Treatment of GDM

GDM subjects received education on adequate dietary management and appropriate exercise for blood glucose control. The glycemic target during pregnancy was 70 to 90 mg/dL for fasting glucose and ≤140 mg/dL 1 hour after a meal. We measured plasma glucose every 2 or 3 weeks with glycated albumin, and HbA1c was measured every 6 to 8 weeks. When the fasting plasma glucose was higher than 100 mg/dL after dietary management and exercise, long-acting insulin was initiated once at bedtime. If both fasting and postprandial glucose levels were outside the target, a mixed insulin of ultra-short-acting insulin with intermediate-acting insulin was injected twice a day. All patients adhered to insulin treatment and responded well, except for three GDM subjects who moved to another hospital after recommendation of insulin therapy. They were also recommended to perform self-capillary glucose monitoring two to four times a day.

Fetal biometry

We collected fetal biometry data from 5,388 pregnant women who were scanned on the same day of the 50-g GCT at diagnosis and 5,154 women who were scanned near term. Among them, 4,737 subjects had fetal biometry data scanned at both times. In 87% of these women, gestational dating was confirmed by fetal ultrasonography performed before 14 weeks of gestation. Biparietal diameter (BPD), femur length (FL), and abdominal circumference (AC) were measured three times via ultrasonography (GE Healthcare, Chicago, IL, USA) by one of the three experienced sonographers, and the mean values were converted to each estimated GA (i.e., GA-BPD, GA-FL, and GA-AC) according to the Japanese fetal growth chart [17,18]. We calculated fetal abdominal overgrowth ratios (FAORs) as GA-AC/GA-LMP (actual GA measured by the last menstruation period near term) to correct for the variations in the ultrasound scan timing and GA-AC/GA-BPD or GA-AC/GA-FL to detect overgrowth of the abdomen relative to the head and femur growth, respectively. We defined the presence of FAO as FAOR ≥90th percentile of the total subjects with fetal biometry (GA-AC/GA-LMP ≥1.08, GA-AC/GA-BPD ≥1.07, and GA-AC/GA-FL ≥1.07, respectively, at the time of diagnosis of GDM; GA-AC/GA-LMP ≥1.13, GA-AC/GA-BPD ≥1.10, and GA-AC/GA-FL ≥1.10, respectively, near term). The estimated fetal weight was calculated using the Shinozuka formula [19]. We defined LGA at birth as ≥90th percentile of GA-matched birth weight according to the report of Committee of the Korean Society of Neonatology by Lee et al. [20]. Macrosomia was defined as an infant birth weight ≥4 kg.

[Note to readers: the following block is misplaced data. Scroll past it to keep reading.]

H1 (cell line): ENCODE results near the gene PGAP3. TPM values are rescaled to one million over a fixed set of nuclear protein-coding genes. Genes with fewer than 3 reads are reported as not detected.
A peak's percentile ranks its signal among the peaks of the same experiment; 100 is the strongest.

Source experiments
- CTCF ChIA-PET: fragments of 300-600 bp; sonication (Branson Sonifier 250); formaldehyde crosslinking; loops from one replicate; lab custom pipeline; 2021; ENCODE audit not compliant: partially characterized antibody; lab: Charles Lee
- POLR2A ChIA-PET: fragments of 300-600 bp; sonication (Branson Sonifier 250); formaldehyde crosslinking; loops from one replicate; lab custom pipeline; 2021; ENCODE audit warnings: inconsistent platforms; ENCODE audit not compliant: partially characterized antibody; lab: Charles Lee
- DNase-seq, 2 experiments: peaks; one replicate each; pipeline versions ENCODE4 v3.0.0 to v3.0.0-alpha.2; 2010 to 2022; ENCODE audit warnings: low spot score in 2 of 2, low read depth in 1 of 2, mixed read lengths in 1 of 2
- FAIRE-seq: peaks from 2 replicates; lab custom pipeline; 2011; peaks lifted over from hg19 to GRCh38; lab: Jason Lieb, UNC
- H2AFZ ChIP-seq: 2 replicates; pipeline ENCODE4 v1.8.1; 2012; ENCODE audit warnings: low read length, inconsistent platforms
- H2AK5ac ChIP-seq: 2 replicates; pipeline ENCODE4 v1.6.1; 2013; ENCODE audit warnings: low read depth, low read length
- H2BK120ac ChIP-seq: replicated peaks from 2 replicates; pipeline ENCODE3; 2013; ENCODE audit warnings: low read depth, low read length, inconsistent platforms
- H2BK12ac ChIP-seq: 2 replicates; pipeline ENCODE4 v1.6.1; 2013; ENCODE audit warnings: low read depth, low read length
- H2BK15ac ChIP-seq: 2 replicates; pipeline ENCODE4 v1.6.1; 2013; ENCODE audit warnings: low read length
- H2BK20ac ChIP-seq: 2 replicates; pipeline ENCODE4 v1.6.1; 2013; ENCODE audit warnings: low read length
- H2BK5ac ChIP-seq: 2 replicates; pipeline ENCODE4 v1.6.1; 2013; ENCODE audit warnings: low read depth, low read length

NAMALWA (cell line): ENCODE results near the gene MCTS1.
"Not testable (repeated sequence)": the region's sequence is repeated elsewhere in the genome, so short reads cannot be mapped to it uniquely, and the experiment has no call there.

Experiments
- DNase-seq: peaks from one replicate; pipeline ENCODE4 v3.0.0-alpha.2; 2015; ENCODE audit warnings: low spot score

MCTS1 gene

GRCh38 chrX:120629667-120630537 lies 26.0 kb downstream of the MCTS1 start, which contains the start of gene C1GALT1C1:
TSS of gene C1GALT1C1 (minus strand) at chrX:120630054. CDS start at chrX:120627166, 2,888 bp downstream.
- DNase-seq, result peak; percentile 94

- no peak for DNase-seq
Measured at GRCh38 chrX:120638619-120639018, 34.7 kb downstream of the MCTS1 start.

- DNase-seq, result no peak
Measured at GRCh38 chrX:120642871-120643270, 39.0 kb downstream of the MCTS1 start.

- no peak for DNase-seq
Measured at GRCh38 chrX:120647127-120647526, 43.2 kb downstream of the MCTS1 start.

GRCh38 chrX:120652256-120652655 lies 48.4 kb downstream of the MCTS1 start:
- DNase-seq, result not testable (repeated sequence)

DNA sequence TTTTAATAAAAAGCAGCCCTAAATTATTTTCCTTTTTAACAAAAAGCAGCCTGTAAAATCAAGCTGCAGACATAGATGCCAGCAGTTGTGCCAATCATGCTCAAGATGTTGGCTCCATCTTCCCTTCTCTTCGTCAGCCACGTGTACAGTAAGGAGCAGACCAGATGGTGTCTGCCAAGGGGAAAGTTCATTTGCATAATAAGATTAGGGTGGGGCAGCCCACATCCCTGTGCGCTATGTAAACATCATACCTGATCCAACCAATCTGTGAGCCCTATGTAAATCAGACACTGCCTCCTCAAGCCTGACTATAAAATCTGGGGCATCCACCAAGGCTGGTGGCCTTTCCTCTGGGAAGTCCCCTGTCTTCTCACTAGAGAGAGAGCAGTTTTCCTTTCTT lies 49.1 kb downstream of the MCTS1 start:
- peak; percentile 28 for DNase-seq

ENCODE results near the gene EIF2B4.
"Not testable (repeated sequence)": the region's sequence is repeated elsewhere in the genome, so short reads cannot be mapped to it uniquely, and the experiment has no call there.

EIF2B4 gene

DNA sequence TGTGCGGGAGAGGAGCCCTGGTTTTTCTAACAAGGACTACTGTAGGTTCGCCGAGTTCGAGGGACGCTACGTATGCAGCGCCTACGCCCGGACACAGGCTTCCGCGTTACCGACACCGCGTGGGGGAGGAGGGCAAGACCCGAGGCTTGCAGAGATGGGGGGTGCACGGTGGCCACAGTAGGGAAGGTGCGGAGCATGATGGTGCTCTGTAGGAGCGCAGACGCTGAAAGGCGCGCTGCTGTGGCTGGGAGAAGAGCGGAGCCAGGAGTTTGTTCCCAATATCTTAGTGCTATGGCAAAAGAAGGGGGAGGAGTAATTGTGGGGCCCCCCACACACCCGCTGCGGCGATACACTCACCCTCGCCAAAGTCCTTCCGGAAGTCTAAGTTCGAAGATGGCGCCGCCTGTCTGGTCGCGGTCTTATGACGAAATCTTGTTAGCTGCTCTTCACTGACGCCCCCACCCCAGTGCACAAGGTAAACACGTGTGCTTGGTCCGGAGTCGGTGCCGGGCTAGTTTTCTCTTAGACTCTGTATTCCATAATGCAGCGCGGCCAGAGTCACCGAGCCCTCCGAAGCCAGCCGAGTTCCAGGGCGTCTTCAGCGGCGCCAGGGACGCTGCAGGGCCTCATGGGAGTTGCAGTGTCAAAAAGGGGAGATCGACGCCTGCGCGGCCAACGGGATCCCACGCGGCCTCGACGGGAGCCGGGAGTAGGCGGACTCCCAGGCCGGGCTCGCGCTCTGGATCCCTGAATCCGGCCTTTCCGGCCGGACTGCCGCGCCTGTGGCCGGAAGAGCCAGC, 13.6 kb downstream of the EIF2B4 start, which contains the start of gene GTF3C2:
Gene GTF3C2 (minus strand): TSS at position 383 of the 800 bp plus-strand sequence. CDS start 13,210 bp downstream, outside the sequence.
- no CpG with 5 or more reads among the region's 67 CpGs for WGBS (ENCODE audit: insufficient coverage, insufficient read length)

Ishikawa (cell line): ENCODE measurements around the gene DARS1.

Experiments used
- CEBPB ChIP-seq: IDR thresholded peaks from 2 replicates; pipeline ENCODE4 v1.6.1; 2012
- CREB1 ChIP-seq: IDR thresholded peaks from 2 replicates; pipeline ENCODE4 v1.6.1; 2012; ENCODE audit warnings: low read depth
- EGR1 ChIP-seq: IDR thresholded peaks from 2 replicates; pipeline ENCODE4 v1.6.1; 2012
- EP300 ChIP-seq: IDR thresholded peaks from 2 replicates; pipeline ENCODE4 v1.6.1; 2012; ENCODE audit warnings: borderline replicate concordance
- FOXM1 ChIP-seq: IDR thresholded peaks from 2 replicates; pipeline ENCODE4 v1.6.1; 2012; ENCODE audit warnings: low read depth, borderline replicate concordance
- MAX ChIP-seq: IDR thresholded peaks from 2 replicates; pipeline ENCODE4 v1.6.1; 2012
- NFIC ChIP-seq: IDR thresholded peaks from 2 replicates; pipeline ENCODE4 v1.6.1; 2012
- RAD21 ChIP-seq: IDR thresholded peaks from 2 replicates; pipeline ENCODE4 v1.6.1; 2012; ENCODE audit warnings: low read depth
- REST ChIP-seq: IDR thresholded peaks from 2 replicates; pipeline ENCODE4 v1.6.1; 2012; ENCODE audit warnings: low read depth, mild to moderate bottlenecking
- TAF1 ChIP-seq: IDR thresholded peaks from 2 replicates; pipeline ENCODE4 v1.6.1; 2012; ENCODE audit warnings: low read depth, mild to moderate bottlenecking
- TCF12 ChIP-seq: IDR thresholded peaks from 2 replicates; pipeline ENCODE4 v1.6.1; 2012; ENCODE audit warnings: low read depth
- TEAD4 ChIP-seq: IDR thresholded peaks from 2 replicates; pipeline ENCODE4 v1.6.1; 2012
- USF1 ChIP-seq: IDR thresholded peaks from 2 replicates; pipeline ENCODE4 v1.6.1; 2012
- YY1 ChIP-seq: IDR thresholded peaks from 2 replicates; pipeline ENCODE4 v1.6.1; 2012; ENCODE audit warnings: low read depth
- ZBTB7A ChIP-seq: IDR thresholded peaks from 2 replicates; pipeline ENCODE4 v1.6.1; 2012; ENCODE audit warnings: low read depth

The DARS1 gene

Biochemical analysis

We measured plasma glucose using the hexokinase method (Quailigentglu, Sekisui, Japan), glycated albumin using a glycol-albumin assay kit (LUCICARGA-L; Asahi Kasei Pharma Co., Tokyo, Japan), and HbA1c via high-performance liquid chromatography (G8 Elution Buffer; Tosoh, Tokyo, Japan).

Subgroup analysis of GDM subjects according to maternal age and prepregnancy BMI

A total of 378 GDM subjects were divided into four study groups based on maternal age and prepregnancy BMI: group 1 (age <35 years and BMI <25 kg/m2 [n=144]), group 2 (age <35 years and BMI ≥25 kg/m2 [n=22]), group 3 (age ≥35 years and BMI <25 kg/m2 [n=162]), and group 4 (age ≥35 years and BMI ≥25 kg/m2 [n=50]). We compared the clinical data between 378 GDM and 6,721 NGT subjects. We also compared GDM subgroup data with each other as well as with those of NGT subjects.
The odds ratios for exhibiting FAO near term in total GDM and subgroups of GDM in comparison with the NGT were calculated. In addition, the odds ratio for appearance, disappearance, and persistence of FAO between the time of diagnosis of GDM and near term was calculated in the GDM and subgroups of GDM subjects.

Subgroup analysis of the NGT and GDM subjects according to presence or absence of FAO near term

A total of 4,737 subjects who had fetal biometry data scanned both simultaneously with the 50-g GCT and near term were divided into the following four study groups based on the presence or absence of FAO near term: NGT without FAO (n=4,059), NGT with FAO (n=416), GDM without FAO (n=217), and GDM with FAO (n=45). We performed a comparison of clinical and biochemical parameters of mothers and pregnancy outcomes between the study groups.
We also investigated the odds ratio for exhibiting FAO near term, being LGA at birth, and macrosomia in the NGT with FAO and GDM with and without FAO at the time of GDM diagnosis relative to the fetus of NGT subjects without FAO at diagnosis.

Statistical analyses